Irving v. Lipstadt


Holocaust Denial on Trial, Trial Transcripts, Day 32: Electronic Edition

Pages 206 - 210 of 222

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    It is plain to me from what I know that
 1spoken at his trial.
 2     My Lord, there remain one or two minor matters,
 3in my view. The Defendants alleged that I wilfully
 4exaggerated the Dresden death roll in my 1963 book "The
 5Destruction of Dresden", and that I had no basis for my
 6figures. I have satisfied this court, I believe, that at
 7all times (A) I set and published the proper upper and
 8lower limits for estimates that I gave, giving a wide
 9range of figures which necessarily decreased overall over
10the years as our state of information improved, and that
11(B) I had an adequate basis for the various figures which
12I provided in my works at the material times. It has to
13be said that authors have little or no control over the
14content of books that are sub-licensed by their main
15publisher to other publishers. Revisions are not
16encouraged for costs reasons.
17     I have always been aware of the highly charged
18political nature of the figures quote for this event, the
19bombing of Dresden. The highest figure of 250,000, which
20I mentioned in my books only as the maximum ever alleged,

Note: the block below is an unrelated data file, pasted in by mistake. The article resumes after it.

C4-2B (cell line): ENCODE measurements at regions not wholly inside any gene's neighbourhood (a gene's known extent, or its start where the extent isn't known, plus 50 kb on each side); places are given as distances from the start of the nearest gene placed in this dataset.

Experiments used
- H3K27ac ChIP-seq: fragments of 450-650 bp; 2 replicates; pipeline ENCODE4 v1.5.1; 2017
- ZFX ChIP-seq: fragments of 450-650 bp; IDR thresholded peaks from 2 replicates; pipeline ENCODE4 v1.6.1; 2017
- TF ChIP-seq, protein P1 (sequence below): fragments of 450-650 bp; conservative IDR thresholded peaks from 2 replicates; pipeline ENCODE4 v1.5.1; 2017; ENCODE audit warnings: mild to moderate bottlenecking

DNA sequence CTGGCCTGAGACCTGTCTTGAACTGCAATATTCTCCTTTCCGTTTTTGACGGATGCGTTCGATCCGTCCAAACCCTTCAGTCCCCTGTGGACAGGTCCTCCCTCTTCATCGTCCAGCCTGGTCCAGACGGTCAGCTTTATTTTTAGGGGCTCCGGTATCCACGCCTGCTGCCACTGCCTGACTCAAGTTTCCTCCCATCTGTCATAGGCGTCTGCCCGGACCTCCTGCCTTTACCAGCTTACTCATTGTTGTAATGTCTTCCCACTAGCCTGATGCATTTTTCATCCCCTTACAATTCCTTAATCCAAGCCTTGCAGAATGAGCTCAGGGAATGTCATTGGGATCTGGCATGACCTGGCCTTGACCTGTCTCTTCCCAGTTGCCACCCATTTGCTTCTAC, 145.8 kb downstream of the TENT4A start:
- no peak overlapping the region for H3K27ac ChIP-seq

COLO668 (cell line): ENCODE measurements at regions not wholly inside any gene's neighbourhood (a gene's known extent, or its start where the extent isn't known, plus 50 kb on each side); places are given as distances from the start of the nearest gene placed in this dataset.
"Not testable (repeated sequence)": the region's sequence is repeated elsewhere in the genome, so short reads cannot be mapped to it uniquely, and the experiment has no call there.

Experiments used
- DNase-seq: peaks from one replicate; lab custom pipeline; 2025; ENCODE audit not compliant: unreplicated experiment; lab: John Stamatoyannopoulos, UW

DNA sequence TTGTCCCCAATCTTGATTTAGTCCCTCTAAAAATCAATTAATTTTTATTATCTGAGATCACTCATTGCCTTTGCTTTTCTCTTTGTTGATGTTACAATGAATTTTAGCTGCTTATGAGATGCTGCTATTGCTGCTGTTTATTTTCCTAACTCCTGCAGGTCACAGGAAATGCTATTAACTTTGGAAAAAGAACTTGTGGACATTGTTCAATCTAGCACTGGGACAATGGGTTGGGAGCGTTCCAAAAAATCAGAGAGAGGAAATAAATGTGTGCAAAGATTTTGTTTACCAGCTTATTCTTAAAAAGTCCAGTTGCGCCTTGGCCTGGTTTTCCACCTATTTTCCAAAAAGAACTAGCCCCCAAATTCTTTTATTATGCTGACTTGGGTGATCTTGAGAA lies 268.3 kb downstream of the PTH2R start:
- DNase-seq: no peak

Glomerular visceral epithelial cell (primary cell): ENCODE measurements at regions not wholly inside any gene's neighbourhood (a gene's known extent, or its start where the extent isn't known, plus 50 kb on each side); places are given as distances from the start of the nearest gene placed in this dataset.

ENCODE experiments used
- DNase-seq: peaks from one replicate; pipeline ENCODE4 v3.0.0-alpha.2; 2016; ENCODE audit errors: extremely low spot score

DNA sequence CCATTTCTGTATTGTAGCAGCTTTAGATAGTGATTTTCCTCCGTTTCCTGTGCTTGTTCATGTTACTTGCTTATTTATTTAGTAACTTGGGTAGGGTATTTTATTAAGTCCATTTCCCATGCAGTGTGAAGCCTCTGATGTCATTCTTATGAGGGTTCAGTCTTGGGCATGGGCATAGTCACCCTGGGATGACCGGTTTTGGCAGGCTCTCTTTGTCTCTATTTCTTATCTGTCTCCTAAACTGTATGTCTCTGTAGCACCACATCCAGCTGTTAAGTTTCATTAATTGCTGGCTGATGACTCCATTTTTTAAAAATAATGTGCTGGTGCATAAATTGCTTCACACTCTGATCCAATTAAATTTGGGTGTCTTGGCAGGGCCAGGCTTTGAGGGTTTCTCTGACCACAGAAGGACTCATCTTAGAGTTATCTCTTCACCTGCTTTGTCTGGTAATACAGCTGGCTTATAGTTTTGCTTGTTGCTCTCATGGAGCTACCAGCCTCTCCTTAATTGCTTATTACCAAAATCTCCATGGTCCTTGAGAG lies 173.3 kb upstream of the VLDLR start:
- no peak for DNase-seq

21was given, for example, by the German Chancellor
22Dr Comrade Ardenau in a West German official government
23publication which I showed the court. The lowest figures
24only became available in a book published in 1994 by
25Fredrich Reichardt. A copy of this book was provided to
26me in 1997. By that time I had already published the

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 1latest updated version of my book which is now called
 2"Apocalypse 1945, The Destruction of Dresden", in which
 3I had lowered the death roll still further on the basis of
 4my on investigations and considerations. This was the
 5first edition over which I, not the publisher, had total
 6control, as it appeared under my own imprint.
 7     In 1965, as the court is aware, I received
 8written estimates of 140,000 and 180,000 dead from a
 9rather anxious Soviet zone citizen, Dr Max Funfack, who
10claimed to have received them about nine days after the
11raid from the City Commandant and the Chief Civil Defence
12Officer respectively, both of them his personal friends.
13That being so, there was no reason why I should have
14revised the 135,000 estimate which I had earlier received